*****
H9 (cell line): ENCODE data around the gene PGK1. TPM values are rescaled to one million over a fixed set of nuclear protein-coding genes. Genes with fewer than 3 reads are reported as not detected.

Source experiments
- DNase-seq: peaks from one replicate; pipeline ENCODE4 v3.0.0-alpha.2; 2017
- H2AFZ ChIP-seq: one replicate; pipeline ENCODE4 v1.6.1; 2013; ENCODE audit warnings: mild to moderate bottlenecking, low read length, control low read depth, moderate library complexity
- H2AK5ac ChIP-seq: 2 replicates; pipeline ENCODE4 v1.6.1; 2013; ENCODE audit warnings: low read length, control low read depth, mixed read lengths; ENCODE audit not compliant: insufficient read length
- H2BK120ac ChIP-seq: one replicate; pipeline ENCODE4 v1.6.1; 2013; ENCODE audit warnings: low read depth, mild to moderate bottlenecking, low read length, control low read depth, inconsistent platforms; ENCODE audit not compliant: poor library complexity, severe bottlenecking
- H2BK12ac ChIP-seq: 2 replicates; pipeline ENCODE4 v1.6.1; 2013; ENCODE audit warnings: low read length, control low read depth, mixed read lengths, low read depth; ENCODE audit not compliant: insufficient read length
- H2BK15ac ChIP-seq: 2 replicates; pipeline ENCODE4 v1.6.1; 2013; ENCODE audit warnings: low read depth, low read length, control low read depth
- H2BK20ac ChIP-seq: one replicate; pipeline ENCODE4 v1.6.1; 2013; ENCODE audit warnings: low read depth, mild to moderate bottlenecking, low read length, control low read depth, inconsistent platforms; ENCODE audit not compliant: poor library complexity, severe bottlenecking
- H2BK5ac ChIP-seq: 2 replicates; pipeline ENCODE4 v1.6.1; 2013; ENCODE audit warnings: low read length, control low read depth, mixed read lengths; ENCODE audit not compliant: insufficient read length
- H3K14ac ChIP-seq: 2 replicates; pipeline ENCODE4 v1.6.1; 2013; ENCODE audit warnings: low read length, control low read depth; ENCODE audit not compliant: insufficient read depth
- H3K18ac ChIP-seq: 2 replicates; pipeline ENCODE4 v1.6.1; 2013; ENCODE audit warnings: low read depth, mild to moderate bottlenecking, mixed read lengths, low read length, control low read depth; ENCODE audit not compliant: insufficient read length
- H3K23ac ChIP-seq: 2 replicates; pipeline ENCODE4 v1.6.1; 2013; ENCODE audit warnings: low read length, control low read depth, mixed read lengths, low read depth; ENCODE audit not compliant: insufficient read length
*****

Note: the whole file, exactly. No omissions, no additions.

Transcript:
H9 (cell line): ENCODE data around the gene PGK1. TPM values are rescaled to one million over a fixed set of nuclear protein-coding genes. Genes with fewer than 3 reads are reported as not detected.

Source experiments
- DNase-seq: peaks from one replicate; pipeline ENCODE4 v3.0.0-alpha.2; 2017
- H2AFZ ChIP-seq: one replicate; pipeline ENCODE4 v1.6.1; 2013; ENCODE audit warnings: mild to moderate bottlenecking, low read length, control low read depth, moderate library complexity
- H2AK5ac ChIP-seq: 2 replicates; pipeline ENCODE4 v1.6.1; 2013; ENCODE audit warnings: low read length, control low read depth, mixed read lengths; ENCODE audit not compliant: insufficient read length
- H2BK120ac ChIP-seq: one replicate; pipeline ENCODE4 v1.6.1; 2013; ENCODE audit warnings: low read depth, mild to moderate bottlenecking, low read length, control low read depth, inconsistent platforms; ENCODE audit not compliant: poor library complexity, severe bottlenecking
- H2BK12ac ChIP-seq: 2 replicates; pipeline ENCODE4 v1.6.1; 2013; ENCODE audit warnings: low read length, control low read depth, mixed read lengths, low read depth; ENCODE audit not compliant: insufficient read length
- H2BK15ac ChIP-seq: 2 replicates; pipeline ENCODE4 v1.6.1; 2013; ENCODE audit warnings: low read depth, low read length, control low read depth
- H2BK20ac ChIP-seq: one replicate; pipeline ENCODE4 v1.6.1; 2013; ENCODE audit warnings: low read depth, mild to moderate bottlenecking, low read length, control low read depth, inconsistent platforms; ENCODE audit not compliant: poor library complexity, severe bottlenecking
- H2BK5ac ChIP-seq: 2 replicates; pipeline ENCODE4 v1.6.1; 2013; ENCODE audit warnings: low read length, control low read depth, mixed read lengths; ENCODE audit not compliant: insufficient read length
- H3K14ac ChIP-seq: 2 replicates; pipeline ENCODE4 v1.6.1; 2013; ENCODE audit warnings: low read length, control low read depth; ENCODE audit not compliant: insufficient read depth
- H3K18ac ChIP-seq: 2 replicates; pipeline ENCODE4 v1.6.1; 2013; ENCODE audit warnings: low read depth, mild to moderate bottlenecking, mixed read lengths, low read length, control low read depth; ENCODE audit not compliant: insufficient read length
- H3K23ac ChIP-seq: 2 replicates; pipeline ENCODE4 v1.6.1; 2013; ENCODE audit warnings: low read length, control low read depth, mixed read lengths, low read depth; ENCODE audit not compliant: insufficient read length